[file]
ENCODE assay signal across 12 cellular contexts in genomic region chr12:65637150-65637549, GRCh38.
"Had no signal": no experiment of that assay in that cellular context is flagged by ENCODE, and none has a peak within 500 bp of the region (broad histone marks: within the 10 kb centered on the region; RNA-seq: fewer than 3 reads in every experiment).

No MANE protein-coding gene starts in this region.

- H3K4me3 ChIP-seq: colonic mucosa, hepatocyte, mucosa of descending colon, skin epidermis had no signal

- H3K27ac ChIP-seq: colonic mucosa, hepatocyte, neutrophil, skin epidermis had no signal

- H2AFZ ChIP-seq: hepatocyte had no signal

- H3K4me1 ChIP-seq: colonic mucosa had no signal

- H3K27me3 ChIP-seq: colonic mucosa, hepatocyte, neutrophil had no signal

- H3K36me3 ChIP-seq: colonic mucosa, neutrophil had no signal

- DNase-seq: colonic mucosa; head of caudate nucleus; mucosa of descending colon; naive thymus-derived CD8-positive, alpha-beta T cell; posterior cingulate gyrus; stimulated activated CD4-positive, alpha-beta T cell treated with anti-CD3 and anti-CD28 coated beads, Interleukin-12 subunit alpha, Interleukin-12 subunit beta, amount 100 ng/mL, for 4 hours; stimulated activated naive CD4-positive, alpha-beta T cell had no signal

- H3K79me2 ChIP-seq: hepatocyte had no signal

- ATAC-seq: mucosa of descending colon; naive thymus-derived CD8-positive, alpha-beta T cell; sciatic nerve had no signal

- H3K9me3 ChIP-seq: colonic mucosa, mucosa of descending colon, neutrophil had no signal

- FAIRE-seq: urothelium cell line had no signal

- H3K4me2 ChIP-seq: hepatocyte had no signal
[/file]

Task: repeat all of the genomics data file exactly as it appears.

ENCODE assay signal across 12 cellular contexts in genomic region chr12:65637150-65637549, GRCh38.
"Had no signal": no experiment of that assay in that cellular context is flagged by ENCODE, and none has a peak within 500 bp of the region (broad histone marks: within the 10 kb centered on the region; RNA-seq: fewer than 3 reads in every experiment).

No MANE protein-coding gene starts in this region.

- H3K4me3 ChIP-seq: colonic mucosa, hepatocyte, mucosa of descending colon, skin epidermis had no signal

- H3K27ac ChIP-seq: colonic mucosa, hepatocyte, neutrophil, skin epidermis had no signal

- H2AFZ ChIP-seq: hepatocyte had no signal

- H3K4me1 ChIP-seq: colonic mucosa had no signal

- H3K27me3 ChIP-seq: colonic mucosa, hepatocyte, neutrophil had no signal

- H3K36me3 ChIP-seq: colonic mucosa, neutrophil had no signal

- DNase-seq: colonic mucosa; head of caudate nucleus; mucosa of descending colon; naive thymus-derived CD8-positive, alpha-beta T cell; posterior cingulate gyrus; stimulated activated CD4-positive, alpha-beta T cell treated with anti-CD3 and anti-CD28 coated beads, Interleukin-12 subunit alpha, Interleukin-12 subunit beta, amount 100 ng/mL, for 4 hours; stimulated activated naive CD4-positive, alpha-beta T cell had no signal

- H3K79me2 ChIP-seq: hepatocyte had no signal

- ATAC-seq: mucosa of descending colon; naive thymus-derived CD8-positive, alpha-beta T cell; sciatic nerve had no signal

- H3K9me3 ChIP-seq: colonic mucosa, mucosa of descending colon, neutrophil had no signal

- FAIRE-seq: urothelium cell line had no signal

- H3K4me2 ChIP-seq: hepatocyte had no signal